I determined in my heart that night to find out for sure my condition before God. It is possible to go to church, do all the right outward things and even call Jesus “Lord” as I had done, and still be lost and on the road to hell. (Matthew 7:21, “Not every one that saith unto me, Lord, Lord, shall enter into the kingdom of heaven.”)
I earnestly prayed to God to show me whether I was saved or lost. As I thought back to my supposed conversion experience, God clearly revealed to me that I had never truly repented and trusted Christ. I was lost. God made it perfectly clear to me that I had never truly surrendered control of my life to Christ, nor had I been willing to admit that I was not right with God.
“All that I had was religion and not a relationship with God.”
I said aloud to myself, “I’m lost,” knowing that the wrath of God was presently abiding on me. (John 3:18, “But he that believeth not is condemned already.”) I threw myself to my knees, admitting my lost condition and surrendered to Jesus, trusting Him and Him alone while repenting of my sin. I knew from that moment on that I had passed from death unto life. (John 5:24, “Verily, verily, I say unto you, He that heareth my word, and believeth on him that sent me, hath everlasting life, and shall not come into condemnation; but is passed from death unto life.”) I had been born-again! I had stopped trusting in my self-righteous works and put my full trust in Jesus Christ. I had received an incorruptible, eternal home in heaven!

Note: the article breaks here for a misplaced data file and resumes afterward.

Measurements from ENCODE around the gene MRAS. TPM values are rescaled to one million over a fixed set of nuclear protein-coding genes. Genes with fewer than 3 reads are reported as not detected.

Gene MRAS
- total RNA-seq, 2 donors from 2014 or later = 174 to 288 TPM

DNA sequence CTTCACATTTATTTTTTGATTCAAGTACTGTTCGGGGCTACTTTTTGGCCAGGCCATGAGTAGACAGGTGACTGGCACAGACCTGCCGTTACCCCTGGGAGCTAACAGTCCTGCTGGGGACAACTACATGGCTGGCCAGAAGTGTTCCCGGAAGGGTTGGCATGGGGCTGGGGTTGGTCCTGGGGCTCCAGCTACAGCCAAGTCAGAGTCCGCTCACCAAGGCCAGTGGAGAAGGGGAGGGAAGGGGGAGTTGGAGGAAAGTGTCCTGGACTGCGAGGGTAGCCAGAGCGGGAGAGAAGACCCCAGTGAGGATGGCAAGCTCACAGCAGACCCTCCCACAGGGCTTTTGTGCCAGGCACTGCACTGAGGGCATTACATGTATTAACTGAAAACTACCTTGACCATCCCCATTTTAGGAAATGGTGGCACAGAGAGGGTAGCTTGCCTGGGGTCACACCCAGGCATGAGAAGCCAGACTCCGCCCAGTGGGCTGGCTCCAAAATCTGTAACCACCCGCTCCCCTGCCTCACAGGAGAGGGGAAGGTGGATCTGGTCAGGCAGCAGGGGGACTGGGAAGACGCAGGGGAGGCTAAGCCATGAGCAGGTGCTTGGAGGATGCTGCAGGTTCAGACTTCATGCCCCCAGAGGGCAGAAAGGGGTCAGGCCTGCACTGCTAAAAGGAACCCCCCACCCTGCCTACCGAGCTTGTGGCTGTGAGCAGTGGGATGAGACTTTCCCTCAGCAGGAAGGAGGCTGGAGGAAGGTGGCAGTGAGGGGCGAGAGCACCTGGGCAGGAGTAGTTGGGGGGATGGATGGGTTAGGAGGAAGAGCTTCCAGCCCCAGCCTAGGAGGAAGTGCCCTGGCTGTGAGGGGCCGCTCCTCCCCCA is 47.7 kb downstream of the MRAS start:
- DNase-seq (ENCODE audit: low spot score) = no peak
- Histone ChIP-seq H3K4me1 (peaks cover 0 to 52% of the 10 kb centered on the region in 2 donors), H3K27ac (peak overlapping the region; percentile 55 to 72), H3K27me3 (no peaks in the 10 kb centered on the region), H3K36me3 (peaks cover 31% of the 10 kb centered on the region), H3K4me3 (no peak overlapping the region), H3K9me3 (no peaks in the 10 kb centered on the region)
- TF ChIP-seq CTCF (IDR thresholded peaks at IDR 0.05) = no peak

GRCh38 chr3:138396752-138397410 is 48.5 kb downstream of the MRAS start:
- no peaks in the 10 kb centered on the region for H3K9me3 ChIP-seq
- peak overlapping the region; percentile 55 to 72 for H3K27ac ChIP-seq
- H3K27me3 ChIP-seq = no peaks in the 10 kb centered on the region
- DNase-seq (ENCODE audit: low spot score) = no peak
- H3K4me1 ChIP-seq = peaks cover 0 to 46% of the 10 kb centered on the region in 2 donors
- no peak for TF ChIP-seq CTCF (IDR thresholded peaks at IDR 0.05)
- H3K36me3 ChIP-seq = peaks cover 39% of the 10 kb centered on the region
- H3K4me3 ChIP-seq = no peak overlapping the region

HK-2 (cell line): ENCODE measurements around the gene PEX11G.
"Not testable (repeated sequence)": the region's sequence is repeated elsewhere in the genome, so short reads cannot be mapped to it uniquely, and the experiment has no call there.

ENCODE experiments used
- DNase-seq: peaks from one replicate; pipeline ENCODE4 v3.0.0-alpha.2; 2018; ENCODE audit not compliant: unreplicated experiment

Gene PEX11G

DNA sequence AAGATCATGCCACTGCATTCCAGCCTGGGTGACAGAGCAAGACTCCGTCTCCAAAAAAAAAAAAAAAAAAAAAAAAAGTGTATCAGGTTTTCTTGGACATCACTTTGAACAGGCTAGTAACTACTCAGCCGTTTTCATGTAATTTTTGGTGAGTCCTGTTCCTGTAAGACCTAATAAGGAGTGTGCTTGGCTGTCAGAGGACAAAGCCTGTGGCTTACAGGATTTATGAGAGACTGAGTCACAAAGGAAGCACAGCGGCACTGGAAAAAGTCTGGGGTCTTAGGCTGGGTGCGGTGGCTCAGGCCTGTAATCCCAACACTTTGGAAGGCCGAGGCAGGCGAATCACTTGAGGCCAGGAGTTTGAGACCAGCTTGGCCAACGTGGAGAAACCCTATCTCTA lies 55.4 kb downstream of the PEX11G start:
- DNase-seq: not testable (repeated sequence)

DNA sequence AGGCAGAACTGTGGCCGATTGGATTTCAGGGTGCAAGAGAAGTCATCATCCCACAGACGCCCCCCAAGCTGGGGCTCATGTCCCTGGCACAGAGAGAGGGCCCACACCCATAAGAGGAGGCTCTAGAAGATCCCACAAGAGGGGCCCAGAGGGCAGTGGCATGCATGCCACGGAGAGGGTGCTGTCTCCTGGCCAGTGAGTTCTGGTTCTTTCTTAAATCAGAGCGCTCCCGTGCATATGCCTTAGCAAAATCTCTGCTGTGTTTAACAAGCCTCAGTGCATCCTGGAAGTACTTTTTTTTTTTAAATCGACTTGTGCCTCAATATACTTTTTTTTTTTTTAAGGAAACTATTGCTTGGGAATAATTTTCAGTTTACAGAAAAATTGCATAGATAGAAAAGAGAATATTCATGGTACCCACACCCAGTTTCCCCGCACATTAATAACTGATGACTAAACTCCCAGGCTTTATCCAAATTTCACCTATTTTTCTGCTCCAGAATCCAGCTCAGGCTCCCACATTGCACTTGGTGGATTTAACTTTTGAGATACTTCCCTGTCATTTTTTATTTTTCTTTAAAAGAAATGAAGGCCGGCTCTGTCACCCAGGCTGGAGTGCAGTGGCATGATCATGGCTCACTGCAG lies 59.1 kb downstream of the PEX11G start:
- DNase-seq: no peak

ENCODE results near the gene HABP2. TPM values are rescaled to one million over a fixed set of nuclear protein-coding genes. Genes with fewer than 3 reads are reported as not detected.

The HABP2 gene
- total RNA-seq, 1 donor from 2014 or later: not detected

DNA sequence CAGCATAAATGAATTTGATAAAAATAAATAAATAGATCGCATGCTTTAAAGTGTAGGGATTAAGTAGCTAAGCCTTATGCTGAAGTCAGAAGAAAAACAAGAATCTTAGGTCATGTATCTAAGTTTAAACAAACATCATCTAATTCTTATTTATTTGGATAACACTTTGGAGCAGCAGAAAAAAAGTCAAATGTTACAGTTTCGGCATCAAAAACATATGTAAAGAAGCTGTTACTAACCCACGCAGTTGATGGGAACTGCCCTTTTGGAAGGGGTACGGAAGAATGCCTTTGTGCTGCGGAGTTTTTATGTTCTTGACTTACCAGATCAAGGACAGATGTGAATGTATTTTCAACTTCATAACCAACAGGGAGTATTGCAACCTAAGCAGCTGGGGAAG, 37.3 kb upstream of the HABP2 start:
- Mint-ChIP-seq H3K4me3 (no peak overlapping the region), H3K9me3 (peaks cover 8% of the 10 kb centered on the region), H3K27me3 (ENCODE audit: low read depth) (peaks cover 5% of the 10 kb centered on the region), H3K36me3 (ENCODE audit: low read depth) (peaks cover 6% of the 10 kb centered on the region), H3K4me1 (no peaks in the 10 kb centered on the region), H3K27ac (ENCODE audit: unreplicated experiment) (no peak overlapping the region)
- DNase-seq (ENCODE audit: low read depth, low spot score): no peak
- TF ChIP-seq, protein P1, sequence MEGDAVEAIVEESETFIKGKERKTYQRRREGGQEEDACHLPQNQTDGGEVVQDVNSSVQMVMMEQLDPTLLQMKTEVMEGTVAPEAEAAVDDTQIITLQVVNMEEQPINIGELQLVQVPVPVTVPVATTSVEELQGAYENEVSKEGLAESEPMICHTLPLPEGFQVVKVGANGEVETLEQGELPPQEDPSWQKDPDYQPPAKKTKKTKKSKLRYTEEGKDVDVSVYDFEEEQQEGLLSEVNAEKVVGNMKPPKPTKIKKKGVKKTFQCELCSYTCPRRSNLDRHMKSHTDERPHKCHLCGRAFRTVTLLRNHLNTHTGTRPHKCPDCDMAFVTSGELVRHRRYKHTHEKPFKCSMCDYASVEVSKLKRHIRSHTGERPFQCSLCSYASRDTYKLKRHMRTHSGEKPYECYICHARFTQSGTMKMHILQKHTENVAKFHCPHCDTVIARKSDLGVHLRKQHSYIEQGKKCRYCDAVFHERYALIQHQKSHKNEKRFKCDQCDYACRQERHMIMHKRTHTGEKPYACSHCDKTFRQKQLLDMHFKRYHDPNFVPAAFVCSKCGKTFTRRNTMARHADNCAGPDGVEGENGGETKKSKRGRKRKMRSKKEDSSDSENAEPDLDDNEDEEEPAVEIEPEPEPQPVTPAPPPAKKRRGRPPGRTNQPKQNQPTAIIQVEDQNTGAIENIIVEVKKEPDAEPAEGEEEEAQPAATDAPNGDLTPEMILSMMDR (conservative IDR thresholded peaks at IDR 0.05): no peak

Since then I have had a new life in Christ. (2 Corinthians 5:17, “Therefore if any man be in Christ, he is a new creature: old things are passed away; behold, all things are become new.”) I can now pray to God with an assurance that He wants to answer my prayers, and I have seen God work mightily in my life in answering prayer. There is also tenderness toward the things of God that just was not there prior to salvation. The hymns and spiritual songs that used to bore me now stir my soul and speak to my heart. I have even had victory over specific sins in my life as I order the steps of each day as Christ directs me in His Word. There are still real trials and temptations, and being saved doesn’t mean I am sinless, but there is a dramatic difference in the direction of my life, not to mention an eternity with Jesus in heaven!
“There is more good news! Christ loves you and died for your sins also.”
John 3:16, “For God so loved the world, that he gave his only begotten Son, that whosoever believeth in him should not perish, but have everlasting life.” That whosoever includes you! You don’t have to only hope or guess that you will be in heaven when you die. You can know for sure!
Perhaps you are reading this, and you know that you are not saved, or are unsure. I personally recommend that you will seriously consider God’s invitation and warning. Your eternity IS a reality, and it is too important to ignore. As I mentioned before, this message may not be one that you like to hear, but it is a message that you need to hear. Who you are is not important. What is important is Who you know, namely Jesus Christ. (John 14:6, “I am the way, the truth, and the life: no man cometh unto the Father but by me.”) God desires a personal relationship with you also. Will you respond to His invitation?